Last week we wrote about the problem of authorised signatory fraud. In this week’s blog we offer a series of points on how to prevent it.
For individuals, SMEs, and small organisations and charities, the below is the best piece of advice we can give.
- Be aware of how signatory fraud works. See part one from last week
- Do not assume anything digital is authentic. Always be aware of the possibility for convincing looking imposters.
- When dealing with transactions ensure you have at least one, and preferably several individual points of contact with whom you are conducting business with. The school that lost £250,000 might not have done so had they had several individuals at the contractor company from whom they take the same instruction. Make it harder for fraudsters so they don’t just have to imitate a company, they have to imitate several named specific individuals within that company.
- When setting up payment instructions with your known individuals, speak to them over the phone or video call in the first instance.
- When establishing a recipient, especially for substantial sums, in the first instance send a nominal amount, £1, to the authorised recipient. Confirm they have received it in person or over the phone or video call. This authenticates the recipient.
- Never allow the recipient bank details to be changed in any way, including by anyone claiming to be the recipient, without repeating steps four and five.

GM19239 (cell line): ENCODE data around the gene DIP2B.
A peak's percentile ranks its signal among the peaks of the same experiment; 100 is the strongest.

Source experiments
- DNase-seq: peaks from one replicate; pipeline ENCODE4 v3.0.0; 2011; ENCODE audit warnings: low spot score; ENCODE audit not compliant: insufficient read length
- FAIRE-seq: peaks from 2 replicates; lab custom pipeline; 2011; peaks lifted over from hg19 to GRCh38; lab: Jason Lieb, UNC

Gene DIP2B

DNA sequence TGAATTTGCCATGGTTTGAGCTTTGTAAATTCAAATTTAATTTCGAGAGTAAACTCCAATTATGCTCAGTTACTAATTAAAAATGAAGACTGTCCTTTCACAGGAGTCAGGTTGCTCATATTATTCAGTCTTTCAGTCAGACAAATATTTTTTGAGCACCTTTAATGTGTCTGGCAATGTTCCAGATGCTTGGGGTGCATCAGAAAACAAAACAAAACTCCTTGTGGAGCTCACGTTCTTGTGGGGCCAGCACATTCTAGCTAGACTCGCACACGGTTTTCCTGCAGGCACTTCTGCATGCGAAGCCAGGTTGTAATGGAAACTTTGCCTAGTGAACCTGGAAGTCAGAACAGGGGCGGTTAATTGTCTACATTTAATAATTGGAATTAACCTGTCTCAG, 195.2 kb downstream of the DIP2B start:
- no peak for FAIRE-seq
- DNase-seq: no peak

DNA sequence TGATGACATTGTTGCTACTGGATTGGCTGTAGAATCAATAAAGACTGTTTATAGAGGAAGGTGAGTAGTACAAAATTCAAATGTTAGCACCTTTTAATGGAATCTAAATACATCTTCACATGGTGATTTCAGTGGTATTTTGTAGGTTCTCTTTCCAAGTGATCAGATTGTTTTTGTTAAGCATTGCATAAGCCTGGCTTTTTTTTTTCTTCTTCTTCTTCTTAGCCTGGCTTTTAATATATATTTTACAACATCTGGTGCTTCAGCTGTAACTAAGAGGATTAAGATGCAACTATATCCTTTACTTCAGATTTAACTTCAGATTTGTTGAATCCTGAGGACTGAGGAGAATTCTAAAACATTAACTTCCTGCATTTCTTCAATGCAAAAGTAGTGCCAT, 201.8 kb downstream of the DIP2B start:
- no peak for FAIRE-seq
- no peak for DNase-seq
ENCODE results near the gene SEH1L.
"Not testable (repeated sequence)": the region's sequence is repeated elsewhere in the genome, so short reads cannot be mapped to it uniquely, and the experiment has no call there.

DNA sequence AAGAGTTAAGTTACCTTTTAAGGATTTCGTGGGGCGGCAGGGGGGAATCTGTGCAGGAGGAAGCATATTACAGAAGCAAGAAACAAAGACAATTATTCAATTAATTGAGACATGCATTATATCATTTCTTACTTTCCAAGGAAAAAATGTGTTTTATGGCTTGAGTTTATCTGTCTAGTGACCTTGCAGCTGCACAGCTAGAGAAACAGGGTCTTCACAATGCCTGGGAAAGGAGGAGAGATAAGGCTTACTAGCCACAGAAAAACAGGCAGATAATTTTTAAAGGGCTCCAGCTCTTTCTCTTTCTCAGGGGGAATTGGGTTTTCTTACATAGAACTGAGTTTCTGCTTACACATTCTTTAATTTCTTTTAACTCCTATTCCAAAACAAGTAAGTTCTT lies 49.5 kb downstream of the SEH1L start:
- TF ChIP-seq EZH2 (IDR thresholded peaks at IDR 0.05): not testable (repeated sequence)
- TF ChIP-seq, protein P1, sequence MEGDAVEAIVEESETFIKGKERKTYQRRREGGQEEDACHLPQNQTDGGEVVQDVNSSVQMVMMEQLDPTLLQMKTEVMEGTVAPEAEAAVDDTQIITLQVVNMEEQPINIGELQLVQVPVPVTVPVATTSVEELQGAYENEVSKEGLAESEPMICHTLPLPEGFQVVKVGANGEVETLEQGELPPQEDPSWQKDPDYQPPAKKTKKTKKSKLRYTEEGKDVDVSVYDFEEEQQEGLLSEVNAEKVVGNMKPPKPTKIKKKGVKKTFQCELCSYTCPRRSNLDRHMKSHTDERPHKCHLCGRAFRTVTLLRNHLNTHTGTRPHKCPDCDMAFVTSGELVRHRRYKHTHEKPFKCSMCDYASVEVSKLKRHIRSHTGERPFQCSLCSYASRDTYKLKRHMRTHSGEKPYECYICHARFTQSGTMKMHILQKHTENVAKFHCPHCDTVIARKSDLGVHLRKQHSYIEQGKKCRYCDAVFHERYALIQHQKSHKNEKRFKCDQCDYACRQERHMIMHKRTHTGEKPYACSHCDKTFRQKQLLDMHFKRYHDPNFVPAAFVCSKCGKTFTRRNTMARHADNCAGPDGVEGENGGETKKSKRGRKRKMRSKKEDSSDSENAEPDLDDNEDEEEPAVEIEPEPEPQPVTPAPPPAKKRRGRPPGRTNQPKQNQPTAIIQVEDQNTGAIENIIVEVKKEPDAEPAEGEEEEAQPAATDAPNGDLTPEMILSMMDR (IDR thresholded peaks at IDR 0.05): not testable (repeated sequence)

- Be aware of changes in the contact information. They could be a forerunner to fraudulent changes in transfer details. Again, if in doubt, check by phone.
The challenge with big, dynamic organisations is that the individual people authorised to perform certain financial transactions, including processing invoices and authorising payments, frequently change roles, departments and even organisation. In addition, absence through parental leave, promotions and retirements can all disrupt a seemingly straightforward and secure process.
As a consequence it’s a challenge to keep authorised signatory lists and processes current and accurate. If an organisation such as Google is able to fall foul of gaps in their system, it’s reasonable to assume there’s potential vulnerabilities in every company or organisation.
The Cygnetise blockchain application is trusted by some of the world’s most respected companies as a time saving, admin burden reducing, fraud resisting solution.
This Blog post was originally published on Cygnetise website on January 29, 2019.